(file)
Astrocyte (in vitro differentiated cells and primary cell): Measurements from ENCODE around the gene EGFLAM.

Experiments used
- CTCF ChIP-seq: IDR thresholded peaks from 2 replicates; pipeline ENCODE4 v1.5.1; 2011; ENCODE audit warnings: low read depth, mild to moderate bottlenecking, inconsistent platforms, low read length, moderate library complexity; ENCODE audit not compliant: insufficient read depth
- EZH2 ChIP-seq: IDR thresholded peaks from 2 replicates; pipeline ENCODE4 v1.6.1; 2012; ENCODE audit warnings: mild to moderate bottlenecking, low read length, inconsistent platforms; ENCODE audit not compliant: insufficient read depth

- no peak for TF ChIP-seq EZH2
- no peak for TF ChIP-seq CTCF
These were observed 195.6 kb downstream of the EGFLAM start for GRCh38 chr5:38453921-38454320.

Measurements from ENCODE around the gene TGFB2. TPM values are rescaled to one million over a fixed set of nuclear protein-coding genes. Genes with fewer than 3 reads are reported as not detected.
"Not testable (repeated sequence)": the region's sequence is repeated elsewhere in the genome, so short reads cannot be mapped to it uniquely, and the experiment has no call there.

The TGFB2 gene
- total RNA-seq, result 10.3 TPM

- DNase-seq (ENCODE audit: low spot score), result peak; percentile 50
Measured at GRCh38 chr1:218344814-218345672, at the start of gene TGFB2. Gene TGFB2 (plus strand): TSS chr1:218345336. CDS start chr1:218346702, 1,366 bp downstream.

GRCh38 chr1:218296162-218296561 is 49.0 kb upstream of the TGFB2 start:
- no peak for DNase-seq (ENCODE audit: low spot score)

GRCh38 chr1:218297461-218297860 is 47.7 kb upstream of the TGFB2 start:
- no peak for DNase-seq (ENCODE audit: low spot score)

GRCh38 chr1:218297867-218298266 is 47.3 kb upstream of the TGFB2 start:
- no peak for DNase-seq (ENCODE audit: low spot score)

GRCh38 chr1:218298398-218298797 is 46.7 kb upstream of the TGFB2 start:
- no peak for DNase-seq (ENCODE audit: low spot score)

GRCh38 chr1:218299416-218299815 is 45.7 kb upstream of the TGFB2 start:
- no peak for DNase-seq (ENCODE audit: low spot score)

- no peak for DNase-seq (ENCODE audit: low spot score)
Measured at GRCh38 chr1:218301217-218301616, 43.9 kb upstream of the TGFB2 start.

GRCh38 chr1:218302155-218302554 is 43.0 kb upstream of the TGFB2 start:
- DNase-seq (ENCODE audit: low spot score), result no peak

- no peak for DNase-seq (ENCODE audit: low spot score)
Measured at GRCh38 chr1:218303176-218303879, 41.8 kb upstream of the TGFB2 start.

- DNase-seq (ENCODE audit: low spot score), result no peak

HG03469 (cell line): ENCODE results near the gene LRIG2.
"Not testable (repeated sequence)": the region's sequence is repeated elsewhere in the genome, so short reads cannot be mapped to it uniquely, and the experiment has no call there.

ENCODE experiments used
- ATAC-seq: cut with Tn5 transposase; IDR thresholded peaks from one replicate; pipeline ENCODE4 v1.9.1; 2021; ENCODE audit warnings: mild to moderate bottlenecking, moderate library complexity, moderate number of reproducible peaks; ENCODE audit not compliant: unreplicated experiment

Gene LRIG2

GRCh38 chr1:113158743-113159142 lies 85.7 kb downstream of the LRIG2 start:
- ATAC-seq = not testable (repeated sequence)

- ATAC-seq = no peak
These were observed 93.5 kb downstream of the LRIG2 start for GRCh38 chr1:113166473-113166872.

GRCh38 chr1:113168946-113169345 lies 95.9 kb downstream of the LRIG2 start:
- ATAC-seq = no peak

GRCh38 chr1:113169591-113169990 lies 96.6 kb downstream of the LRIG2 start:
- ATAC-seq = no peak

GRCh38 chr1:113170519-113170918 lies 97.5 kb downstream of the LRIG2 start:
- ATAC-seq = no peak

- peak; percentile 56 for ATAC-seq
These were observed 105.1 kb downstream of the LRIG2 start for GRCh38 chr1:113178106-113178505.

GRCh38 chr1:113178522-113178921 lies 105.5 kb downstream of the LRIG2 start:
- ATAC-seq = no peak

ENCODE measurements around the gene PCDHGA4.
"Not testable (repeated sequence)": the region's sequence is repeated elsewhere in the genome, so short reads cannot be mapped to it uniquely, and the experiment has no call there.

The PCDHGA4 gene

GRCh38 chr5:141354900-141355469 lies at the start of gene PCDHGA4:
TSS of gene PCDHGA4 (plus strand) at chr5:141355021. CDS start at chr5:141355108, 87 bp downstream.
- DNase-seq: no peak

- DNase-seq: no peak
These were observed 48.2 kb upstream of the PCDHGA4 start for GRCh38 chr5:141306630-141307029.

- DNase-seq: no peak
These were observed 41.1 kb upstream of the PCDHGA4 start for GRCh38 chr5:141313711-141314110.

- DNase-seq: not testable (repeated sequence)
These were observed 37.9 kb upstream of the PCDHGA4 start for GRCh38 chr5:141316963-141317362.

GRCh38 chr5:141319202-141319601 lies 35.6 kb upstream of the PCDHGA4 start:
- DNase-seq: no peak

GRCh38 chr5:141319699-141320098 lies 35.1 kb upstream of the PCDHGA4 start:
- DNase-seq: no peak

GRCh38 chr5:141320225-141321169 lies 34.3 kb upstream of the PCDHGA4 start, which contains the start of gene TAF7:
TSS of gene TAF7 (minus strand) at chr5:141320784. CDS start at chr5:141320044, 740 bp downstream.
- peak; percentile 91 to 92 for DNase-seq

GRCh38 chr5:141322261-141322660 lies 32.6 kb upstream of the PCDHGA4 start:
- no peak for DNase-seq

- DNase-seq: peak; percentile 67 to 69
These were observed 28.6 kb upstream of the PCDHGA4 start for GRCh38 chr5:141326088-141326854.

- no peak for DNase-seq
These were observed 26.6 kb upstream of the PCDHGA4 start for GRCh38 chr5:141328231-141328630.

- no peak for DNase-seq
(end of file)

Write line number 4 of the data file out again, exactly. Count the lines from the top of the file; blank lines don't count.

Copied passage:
- EZH2 ChIP-seq: IDR thresholded peaks from 2 replicates; pipeline ENCODE4 v1.6.1; 2012; ENCODE audit warnings: mild to moderate bottlenecking, low read length, inconsistent platforms; ENCODE audit not compliant: insufficient read depth